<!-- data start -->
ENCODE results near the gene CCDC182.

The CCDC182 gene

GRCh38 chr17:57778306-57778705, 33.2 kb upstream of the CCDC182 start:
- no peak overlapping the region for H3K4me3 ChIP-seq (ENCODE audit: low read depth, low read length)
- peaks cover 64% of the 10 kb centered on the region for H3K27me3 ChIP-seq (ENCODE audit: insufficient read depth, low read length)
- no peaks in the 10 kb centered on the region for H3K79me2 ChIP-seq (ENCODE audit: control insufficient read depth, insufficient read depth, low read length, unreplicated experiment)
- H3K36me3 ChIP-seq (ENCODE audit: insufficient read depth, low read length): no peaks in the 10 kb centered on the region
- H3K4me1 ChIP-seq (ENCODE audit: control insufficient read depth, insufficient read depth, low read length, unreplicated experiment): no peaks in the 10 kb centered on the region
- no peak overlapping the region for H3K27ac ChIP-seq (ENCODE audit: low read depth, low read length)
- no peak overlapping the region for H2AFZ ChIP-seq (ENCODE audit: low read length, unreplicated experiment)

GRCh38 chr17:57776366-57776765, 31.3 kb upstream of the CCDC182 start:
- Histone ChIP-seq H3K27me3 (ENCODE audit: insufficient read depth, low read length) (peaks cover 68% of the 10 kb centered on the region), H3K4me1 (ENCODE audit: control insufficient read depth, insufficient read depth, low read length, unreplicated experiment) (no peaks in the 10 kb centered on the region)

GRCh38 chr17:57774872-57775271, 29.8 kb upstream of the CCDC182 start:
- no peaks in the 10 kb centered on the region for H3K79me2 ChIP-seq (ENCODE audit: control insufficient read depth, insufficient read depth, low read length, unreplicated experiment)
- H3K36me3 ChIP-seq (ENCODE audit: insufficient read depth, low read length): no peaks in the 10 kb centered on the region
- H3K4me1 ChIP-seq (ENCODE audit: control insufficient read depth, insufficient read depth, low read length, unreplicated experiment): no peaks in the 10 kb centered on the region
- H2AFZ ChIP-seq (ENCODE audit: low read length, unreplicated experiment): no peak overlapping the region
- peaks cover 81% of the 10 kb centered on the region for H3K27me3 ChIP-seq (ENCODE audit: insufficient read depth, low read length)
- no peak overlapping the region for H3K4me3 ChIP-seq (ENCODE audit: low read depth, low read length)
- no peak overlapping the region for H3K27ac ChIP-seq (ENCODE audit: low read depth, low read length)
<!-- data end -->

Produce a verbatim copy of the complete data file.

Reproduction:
ENCODE results near the gene CCDC182.

The CCDC182 gene

GRCh38 chr17:57778306-57778705, 33.2 kb upstream of the CCDC182 start:
- no peak overlapping the region for H3K4me3 ChIP-seq (ENCODE audit: low read depth, low read length)
- peaks cover 64% of the 10 kb centered on the region for H3K27me3 ChIP-seq (ENCODE audit: insufficient read depth, low read length)
- no peaks in the 10 kb centered on the region for H3K79me2 ChIP-seq (ENCODE audit: control insufficient read depth, insufficient read depth, low read length, unreplicated experiment)
- H3K36me3 ChIP-seq (ENCODE audit: insufficient read depth, low read length): no peaks in the 10 kb centered on the region
- H3K4me1 ChIP-seq (ENCODE audit: control insufficient read depth, insufficient read depth, low read length, unreplicated experiment): no peaks in the 10 kb centered on the region
- no peak overlapping the region for H3K27ac ChIP-seq (ENCODE audit: low read depth, low read length)
- no peak overlapping the region for H2AFZ ChIP-seq (ENCODE audit: low read length, unreplicated experiment)

GRCh38 chr17:57776366-57776765, 31.3 kb upstream of the CCDC182 start:
- Histone ChIP-seq H3K27me3 (ENCODE audit: insufficient read depth, low read length) (peaks cover 68% of the 10 kb centered on the region), H3K4me1 (ENCODE audit: control insufficient read depth, insufficient read depth, low read length, unreplicated experiment) (no peaks in the 10 kb centered on the region)

GRCh38 chr17:57774872-57775271, 29.8 kb upstream of the CCDC182 start:
- no peaks in the 10 kb centered on the region for H3K79me2 ChIP-seq (ENCODE audit: control insufficient read depth, insufficient read depth, low read length, unreplicated experiment)
- H3K36me3 ChIP-seq (ENCODE audit: insufficient read depth, low read length): no peaks in the 10 kb centered on the region
- H3K4me1 ChIP-seq (ENCODE audit: control insufficient read depth, insufficient read depth, low read length, unreplicated experiment): no peaks in the 10 kb centered on the region
- H2AFZ ChIP-seq (ENCODE audit: low read length, unreplicated experiment): no peak overlapping the region
- peaks cover 81% of the 10 kb centered on the region for H3K27me3 ChIP-seq (ENCODE audit: insufficient read depth, low read length)
- no peak overlapping the region for H3K4me3 ChIP-seq (ENCODE audit: low read depth, low read length)
- no peak overlapping the region for H3K27ac ChIP-seq (ENCODE audit: low read depth, low read length)